Documentaries ring in new year as latest trend

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With Netflix dropping two now-trending documentary series, “Killer Mind: The Mind of Aaron Hernandez” and “Cheer,” documentaries seem to be getting more of the hype nowadays.

Documentaries serve as non-fiction, informational programs that tackle topics that many people may not fully understand. Documentaries have gained more popularity in the last several as they cover the wrongdoings of famous celebrities or big corporations.

DePaul University film professor  Susanne Suffredin discusses in detail why the genre is experiencing a boost in popularity and why it’s important.

“Documentaries have adapted to the viewing tastes of people and people have become more sophisticated to their ability to view media beyond what is most middle of the road,” Suffredin said.

As someone with three decades of experience making documentaries, Suffredin enjoys working in the genre as it allows her into the life of someone that she might not know. She finds it appealing to tell someone’s story, especially that of someone who’s often marginalized or misrepresented.

James Choi, another film professor at DePaul, also enjoys documentaries as they are “a great way to learn.” Choi said that documentaries not only tell us stories that are broad, but they introduce us to cultures and ideas that are far and wide. He argued the fact that film is one of the most important art forms of the 21st century.

“If you want to say something, a documentary is a really great way to express your thoughts,” Choi said. 

DePaul student Madison Chidster believes that documentaries are gaining popularity because the genre’s popularity among social media influencers. Chidster believes that documentaries get a similar amount of attention as reality television, but are classier. 

DePaul sophomore Esther Ayayi expresses the importance of documentaries: they tell the truth of people or events the general public doesn’t know.

According to a February 2019 article from NPR, documentaries were doing well in the box office. “Knock Down the House” – a documentary that follows the 2018 campaigns of four female congressional candidates – broke the Sundance Film Festival documentary sales record last year.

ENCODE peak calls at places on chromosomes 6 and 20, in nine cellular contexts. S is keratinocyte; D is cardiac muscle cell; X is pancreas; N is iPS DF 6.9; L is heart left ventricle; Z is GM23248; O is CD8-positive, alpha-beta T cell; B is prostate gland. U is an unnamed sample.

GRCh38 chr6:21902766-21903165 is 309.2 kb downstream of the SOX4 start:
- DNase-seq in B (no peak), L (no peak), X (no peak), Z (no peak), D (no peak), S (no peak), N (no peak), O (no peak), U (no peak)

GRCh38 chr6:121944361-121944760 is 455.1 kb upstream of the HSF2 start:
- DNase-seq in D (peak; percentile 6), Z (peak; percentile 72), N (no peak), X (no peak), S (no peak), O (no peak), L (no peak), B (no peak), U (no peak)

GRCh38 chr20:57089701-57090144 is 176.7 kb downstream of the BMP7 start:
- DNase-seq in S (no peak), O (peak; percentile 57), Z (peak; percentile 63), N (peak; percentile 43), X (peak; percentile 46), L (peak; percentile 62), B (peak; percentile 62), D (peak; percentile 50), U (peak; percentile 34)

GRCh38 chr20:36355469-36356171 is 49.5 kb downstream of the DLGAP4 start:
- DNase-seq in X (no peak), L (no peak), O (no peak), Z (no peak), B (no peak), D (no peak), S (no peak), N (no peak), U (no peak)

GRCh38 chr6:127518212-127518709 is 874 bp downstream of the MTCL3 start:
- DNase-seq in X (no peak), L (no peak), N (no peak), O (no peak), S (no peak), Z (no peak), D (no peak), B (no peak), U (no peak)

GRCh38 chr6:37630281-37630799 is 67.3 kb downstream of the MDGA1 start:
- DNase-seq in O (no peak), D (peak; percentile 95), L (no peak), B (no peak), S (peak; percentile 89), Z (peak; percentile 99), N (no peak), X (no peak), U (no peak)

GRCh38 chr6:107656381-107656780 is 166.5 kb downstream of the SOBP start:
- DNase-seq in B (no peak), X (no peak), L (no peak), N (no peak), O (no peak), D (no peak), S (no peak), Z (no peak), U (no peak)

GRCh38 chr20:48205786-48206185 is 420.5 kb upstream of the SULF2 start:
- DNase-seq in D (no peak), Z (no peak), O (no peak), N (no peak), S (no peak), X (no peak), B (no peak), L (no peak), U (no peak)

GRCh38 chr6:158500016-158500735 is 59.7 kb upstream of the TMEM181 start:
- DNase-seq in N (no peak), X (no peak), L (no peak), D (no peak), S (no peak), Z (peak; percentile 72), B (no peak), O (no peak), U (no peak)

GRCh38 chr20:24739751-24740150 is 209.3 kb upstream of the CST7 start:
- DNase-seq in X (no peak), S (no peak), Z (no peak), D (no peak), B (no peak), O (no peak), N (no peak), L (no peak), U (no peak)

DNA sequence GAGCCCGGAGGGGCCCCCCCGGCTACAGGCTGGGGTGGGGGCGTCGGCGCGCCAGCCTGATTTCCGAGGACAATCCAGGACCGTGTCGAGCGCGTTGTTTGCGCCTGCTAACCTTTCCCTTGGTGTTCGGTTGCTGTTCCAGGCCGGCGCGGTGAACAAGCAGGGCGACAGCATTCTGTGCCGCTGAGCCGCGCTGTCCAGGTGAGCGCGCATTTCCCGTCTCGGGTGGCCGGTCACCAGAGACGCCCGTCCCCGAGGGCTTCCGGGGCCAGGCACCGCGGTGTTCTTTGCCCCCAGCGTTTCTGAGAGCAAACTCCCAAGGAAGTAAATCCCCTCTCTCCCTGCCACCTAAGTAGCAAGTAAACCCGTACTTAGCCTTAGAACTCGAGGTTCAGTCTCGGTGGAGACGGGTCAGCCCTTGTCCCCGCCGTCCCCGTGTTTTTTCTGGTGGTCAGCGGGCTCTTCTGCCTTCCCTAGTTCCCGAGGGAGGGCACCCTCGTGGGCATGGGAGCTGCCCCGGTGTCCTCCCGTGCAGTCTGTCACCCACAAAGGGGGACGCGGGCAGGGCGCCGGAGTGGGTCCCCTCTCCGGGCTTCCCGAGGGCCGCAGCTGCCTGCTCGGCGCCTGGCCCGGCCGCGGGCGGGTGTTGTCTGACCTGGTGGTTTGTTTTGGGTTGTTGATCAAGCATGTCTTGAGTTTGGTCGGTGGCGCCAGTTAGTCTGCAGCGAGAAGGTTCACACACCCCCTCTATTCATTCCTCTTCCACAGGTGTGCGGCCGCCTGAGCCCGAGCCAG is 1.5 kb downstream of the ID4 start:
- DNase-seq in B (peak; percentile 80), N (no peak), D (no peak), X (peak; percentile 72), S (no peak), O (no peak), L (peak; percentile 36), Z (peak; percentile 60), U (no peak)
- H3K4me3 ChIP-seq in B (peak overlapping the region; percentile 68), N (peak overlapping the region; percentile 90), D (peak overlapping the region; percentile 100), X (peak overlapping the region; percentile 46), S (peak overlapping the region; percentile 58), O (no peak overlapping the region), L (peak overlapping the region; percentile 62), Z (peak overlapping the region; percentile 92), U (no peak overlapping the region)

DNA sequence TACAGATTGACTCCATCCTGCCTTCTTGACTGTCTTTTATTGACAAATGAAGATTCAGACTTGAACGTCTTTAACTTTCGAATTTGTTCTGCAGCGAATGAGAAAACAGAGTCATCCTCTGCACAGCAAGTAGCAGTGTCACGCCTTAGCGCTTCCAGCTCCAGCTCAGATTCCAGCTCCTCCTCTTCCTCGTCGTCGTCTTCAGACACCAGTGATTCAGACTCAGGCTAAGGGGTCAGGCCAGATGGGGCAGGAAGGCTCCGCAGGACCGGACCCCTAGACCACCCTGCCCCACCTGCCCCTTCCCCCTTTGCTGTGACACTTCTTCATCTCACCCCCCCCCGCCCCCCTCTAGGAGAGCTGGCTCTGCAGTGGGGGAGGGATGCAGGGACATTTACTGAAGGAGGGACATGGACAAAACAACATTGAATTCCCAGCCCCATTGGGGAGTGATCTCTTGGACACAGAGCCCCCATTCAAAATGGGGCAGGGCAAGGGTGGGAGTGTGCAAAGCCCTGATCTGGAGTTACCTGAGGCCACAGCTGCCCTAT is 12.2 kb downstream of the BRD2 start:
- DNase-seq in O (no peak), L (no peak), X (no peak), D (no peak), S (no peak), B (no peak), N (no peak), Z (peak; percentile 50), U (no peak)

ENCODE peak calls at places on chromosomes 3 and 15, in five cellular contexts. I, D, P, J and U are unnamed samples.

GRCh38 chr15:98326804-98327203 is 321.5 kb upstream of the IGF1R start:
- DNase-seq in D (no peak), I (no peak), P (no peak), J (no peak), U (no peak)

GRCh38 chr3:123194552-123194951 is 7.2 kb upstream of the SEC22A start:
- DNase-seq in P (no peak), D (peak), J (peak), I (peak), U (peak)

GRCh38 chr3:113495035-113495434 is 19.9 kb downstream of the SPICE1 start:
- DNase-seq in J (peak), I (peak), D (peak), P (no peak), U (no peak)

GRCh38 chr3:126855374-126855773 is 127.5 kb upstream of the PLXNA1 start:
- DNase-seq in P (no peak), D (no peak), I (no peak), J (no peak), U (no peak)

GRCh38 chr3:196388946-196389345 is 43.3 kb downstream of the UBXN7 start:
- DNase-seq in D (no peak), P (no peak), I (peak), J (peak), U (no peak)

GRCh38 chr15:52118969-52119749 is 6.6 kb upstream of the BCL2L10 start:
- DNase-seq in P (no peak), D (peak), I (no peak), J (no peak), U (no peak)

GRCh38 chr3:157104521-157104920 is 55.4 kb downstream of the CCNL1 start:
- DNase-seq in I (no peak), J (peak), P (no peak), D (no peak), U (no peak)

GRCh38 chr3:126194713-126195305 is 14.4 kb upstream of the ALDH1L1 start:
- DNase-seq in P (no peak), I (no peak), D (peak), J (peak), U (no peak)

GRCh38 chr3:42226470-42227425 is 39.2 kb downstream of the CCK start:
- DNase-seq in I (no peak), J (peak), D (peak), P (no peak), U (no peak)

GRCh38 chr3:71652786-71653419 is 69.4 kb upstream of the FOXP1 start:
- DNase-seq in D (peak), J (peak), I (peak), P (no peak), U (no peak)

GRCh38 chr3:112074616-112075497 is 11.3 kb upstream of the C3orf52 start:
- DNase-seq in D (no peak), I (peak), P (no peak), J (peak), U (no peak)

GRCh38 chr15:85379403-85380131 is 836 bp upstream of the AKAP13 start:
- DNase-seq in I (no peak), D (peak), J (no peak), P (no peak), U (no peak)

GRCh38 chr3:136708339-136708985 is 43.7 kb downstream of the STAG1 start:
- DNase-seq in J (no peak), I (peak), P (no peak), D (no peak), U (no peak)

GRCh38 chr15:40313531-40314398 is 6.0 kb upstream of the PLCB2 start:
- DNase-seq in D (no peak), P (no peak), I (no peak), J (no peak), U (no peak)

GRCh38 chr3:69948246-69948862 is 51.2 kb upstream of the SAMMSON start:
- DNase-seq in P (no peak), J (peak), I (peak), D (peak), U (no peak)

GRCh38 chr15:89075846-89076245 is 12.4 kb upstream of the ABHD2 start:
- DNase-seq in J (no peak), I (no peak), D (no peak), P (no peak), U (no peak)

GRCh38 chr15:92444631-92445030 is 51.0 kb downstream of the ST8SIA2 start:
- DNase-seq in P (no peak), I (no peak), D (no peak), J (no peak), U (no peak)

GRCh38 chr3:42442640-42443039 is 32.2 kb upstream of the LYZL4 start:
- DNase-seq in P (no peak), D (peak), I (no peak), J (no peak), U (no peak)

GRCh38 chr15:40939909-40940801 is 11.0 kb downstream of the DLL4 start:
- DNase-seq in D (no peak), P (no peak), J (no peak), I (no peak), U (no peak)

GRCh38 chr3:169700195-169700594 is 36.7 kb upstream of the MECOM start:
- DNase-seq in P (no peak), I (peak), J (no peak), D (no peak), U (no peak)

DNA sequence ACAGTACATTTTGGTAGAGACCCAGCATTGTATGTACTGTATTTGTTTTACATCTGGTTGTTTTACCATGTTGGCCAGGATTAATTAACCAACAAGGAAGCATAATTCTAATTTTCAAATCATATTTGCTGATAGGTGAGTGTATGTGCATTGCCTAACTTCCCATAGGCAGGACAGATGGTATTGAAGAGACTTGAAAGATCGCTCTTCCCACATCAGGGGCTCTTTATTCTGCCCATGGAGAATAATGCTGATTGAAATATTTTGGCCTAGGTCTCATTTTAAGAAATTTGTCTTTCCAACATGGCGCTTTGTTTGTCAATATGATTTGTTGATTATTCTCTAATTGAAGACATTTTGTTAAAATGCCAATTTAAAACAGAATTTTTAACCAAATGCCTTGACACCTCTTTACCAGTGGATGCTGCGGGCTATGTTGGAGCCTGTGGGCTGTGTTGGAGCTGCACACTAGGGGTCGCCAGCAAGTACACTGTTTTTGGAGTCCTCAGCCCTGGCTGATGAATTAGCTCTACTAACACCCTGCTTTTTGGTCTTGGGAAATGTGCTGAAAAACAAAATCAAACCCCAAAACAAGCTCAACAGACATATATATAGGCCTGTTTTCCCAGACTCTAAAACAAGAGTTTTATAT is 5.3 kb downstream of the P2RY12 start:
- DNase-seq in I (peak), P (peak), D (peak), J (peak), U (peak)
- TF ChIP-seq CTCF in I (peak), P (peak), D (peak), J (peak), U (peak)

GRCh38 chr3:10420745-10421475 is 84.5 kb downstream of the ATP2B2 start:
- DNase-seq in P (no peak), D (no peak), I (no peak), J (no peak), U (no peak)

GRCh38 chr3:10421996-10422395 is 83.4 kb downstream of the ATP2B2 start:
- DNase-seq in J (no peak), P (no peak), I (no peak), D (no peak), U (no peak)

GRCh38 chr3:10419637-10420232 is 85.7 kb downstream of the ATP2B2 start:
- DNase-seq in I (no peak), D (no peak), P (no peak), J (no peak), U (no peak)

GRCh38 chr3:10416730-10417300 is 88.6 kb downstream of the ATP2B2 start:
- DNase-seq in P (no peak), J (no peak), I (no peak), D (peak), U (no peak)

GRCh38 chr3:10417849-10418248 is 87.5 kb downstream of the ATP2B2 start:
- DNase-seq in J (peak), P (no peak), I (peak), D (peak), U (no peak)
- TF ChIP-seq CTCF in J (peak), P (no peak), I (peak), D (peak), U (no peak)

Within the same article, Sheila Nevins, who ran HBO Documentary Films for almost four decades, is quoted in saying how 2018 was the year for documentaries making money. 

“RBG,” a documentary that serves as a portrait of Supreme Court Justice Ruth Bader Ginsburg, not only earned $14 million at the box office, it was a front-runner for the documentary feature Oscar. “Free Solo,” a National Geographic documentary about a rock climber who intends to perform a free solo climb in Yosemite National Park, made more than $10 million at the box office, according to Digiday.

Even marketers are taking notice of the genre’s increasing popularity. Marketers are more interested in funding documentaries, which comes at a good time since filmmakers are pushed to produce high quality films. According to Digiday, Thalia Mavros, founder of documentary production studio The Front, states that getting a documentary produced “used to be a $200,000 to $300,000 proposition. Now you need $1 million to provide something competitive.”

Streaming services like Hulu and Netflix, along with regular television channels like Lifetime and A&E, have been churning out original documentaries that the general public actively enjoys. Documentaries, especially those that involve scandals, celebrities, or even injustices against a marginalized group of people have made people tune in to the genre in the last couple of years.